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Re: Aikido: The learning of natural movement

Quote:
Christian Moses wrote:
The question becomes, do you believe that the root of 'aiki' is simply efficient body mechanics or do you believe it is a system of strategies and intents that can be manifest into a recognizable system?
Chris,

Why make it a dichotomy? It's efficient body mechanics applied in strategic intent. Babies have the efficient movement because, as George Ledyard says, "...kids move in a manner that is natural because they haven't yet had the experiences that build up layers of tension in thier minds and bodies." And they're not doing anything other than the simplest movements that support their intent.

As I've said before, aiki is expressed when you try to divert a child from something he is interested in doing. And there is where the strategic intent comes in. He intends to do what he is doing and when obstructed by a much-larger person with much-greater strength, he instinctively moves to the position where his small size and power effectively evade and neutralize the larger size and power.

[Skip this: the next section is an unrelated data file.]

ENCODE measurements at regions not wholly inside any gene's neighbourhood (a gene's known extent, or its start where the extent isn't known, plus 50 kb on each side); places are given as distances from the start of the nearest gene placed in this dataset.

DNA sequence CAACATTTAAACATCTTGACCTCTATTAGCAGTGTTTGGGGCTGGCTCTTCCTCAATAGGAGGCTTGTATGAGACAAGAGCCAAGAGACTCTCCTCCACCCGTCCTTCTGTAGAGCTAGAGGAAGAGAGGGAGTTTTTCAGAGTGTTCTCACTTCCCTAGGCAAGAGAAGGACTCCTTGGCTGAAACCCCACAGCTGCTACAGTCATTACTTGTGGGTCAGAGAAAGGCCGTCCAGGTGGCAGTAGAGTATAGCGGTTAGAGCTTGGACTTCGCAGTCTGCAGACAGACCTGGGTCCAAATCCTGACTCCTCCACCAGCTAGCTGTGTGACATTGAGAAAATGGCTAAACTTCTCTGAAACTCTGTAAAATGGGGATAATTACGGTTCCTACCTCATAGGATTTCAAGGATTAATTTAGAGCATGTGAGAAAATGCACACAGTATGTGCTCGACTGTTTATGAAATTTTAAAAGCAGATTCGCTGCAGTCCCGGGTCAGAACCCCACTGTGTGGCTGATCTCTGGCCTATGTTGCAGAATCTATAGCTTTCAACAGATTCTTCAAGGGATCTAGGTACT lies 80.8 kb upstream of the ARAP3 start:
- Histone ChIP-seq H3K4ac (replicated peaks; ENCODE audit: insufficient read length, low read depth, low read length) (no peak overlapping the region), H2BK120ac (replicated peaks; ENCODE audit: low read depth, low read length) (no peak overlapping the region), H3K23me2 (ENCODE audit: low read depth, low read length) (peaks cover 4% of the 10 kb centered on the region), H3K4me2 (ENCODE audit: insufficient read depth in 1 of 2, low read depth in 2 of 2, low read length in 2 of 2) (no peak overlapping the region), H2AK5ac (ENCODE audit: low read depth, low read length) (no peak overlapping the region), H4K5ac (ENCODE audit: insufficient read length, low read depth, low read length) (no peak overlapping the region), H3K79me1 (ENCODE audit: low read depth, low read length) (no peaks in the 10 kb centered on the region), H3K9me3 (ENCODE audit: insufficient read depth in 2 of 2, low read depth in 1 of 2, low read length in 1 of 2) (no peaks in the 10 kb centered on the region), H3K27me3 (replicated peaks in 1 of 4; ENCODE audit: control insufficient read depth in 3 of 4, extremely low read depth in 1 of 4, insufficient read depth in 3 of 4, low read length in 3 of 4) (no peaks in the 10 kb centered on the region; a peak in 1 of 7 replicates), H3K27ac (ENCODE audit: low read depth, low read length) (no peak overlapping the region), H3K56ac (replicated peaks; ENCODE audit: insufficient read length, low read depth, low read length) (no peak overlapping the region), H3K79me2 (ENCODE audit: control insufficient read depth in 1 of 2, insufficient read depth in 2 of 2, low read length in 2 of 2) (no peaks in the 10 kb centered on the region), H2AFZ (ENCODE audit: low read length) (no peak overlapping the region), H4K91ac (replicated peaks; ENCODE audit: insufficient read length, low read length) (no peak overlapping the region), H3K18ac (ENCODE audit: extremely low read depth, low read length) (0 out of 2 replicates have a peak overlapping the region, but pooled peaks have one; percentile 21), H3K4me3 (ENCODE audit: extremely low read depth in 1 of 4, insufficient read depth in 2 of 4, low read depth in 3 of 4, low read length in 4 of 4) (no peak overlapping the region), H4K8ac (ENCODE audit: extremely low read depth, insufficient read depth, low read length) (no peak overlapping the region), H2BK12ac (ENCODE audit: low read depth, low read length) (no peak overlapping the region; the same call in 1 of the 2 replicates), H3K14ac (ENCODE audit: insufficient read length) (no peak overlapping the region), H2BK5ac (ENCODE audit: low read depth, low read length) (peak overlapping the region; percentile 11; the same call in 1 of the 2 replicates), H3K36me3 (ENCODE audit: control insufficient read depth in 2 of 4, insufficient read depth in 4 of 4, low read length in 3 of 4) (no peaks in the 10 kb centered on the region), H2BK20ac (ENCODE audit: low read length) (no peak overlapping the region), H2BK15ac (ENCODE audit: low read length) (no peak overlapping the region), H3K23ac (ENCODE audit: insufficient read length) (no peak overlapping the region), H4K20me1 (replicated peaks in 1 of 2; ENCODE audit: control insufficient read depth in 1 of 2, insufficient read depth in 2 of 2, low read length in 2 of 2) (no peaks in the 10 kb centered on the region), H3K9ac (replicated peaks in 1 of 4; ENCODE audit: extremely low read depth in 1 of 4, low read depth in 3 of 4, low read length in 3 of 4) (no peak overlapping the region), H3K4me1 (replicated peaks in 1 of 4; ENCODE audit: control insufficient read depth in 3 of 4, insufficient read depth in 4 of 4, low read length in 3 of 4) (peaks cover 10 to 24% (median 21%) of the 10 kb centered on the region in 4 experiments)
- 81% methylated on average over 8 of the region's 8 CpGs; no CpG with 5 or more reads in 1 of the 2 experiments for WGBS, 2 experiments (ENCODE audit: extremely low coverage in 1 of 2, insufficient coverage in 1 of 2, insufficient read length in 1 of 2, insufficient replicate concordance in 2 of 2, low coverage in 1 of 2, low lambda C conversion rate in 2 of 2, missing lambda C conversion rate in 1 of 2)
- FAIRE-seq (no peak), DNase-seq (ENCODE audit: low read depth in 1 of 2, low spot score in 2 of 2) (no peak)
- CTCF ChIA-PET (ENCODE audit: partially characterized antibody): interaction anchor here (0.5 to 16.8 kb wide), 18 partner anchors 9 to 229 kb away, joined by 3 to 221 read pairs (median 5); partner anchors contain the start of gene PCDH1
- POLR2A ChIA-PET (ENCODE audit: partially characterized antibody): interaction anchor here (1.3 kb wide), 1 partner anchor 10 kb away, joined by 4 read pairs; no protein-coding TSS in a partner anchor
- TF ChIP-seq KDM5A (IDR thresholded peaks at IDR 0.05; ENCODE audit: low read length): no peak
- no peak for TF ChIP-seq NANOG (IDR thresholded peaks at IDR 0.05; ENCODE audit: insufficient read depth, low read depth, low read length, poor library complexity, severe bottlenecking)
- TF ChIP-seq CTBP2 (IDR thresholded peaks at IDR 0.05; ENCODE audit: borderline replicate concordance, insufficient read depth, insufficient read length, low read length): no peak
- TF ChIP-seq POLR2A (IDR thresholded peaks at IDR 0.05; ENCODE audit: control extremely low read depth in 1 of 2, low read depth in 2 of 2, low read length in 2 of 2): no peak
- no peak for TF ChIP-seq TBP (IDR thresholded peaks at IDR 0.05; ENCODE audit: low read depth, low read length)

Quote:
Christian Moses wrote:
If you believe the root of aikido is simply efficient movement, then what separates it from any other martial art? I believe you can only trace the 'root' of aikido back to a point where it still somehow contains *distinguishing features that separate the art from other forms of combat or martial movement*.
Mochizuki Sensei traced back many different arts and found a commonality at the root of all of them in a mode of movement that enabled him to flow very freely from aikido to judo to karate to jujutsu and back without hesitation or distortion of his movement. I traced that commonality back a bit further and recognized that all those things are based on reflexes that are exhibited by most children as soon as they can stand and walk.'

As to what separates aikido from the other arts, it's as I said above--moving to the position and in the structure that makes the most of one's smaller size and power to neutralize and overcome a larger size and greater power. It does not conflict with the greater power, but flows into the "ura" of whatever "omote" the attacker uses to express his power.

Quote:
Christian Moses wrote:
The movements of your toddler do not qualify for that in my book.